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Saudi Oil Exports To Japan Jump To 35-Year High

Japan imported 1.295 million barrels of Saudi oil daily last year, which was a 9.5-percent annual increase and the highest import rate since 1982, Japanese government data showed. A local refiner told S&P Platts the increase was a result of Saudi Arabia’s “operational flexibility, as well as they were basically flexible to accommodate our request for tolerance."

The increase came amid falling allocations for large Asian clients because of the production cut deal, but it also reflected Saudi Arabia’s particularly sharp cut in the production of heavier grades: only imports of Arab Extra Light to Japan jumped last year, by a hefty 39 percent, while imports of its other grades, including Arab Heavy, Arab Medium, and Arab Light all dropped by between 4 percent and 11 percent.

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One Japanese energy industry insider, Japan Oil, Gas and Metals National Corp’s chief economist Takayuki Nogami, told S&P Platts that higher U.S. shale production and Libyan crude shipments to Europe were responsible for lower demand for Saudi crude in these two key markets. This probably contributed substantially to that “operational flexibility” as did falling exports to China, India, and South Korea.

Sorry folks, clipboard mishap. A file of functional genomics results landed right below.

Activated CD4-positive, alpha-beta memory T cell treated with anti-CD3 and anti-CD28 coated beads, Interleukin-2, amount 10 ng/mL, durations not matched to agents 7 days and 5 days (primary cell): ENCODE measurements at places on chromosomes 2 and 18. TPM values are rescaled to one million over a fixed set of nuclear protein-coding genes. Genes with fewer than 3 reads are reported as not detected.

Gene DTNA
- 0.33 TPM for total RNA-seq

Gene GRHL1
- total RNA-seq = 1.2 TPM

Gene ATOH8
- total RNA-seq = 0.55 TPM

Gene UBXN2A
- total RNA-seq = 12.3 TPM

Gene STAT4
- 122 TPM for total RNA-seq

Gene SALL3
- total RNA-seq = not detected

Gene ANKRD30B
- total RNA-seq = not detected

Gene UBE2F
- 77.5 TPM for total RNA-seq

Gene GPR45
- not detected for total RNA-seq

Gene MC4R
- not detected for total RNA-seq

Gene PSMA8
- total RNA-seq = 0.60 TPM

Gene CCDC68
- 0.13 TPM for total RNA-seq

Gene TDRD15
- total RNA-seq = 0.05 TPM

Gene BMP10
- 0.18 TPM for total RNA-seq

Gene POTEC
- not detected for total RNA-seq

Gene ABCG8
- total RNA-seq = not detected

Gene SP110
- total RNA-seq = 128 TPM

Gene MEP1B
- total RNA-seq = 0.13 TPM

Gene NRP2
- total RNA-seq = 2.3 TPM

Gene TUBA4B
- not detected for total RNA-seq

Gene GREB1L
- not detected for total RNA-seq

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The most notable decline in exports to China, came on the back of increased Chinese appetite for Russian crude. Last year, Russia dethroned Saudi Arabia as the top supplier to the world’s biggest consumer. Saudi shipments of crude to China averaged 1.04 million bpd, representing 12.4 percent of total imports. To compare, Saudi exports to Japan hit more than 40 percent of the total oil that Japan imported last year.

This strong Chinese demand for Russian crudes led to a logical increase in prices, which made these grades less attractive to Japanese refiners, reinforcing Saudi light’s appeal. One former Aramco adviser, Fareed Mohamedi, told S&P Platts that this premium for Russian ESPO crude made Japanese refiners look to Saudi Arabia. "It was all demand driven and later the Saudis realized it was a good market to capture," he said.

By Irina Slav for Oilprice.com

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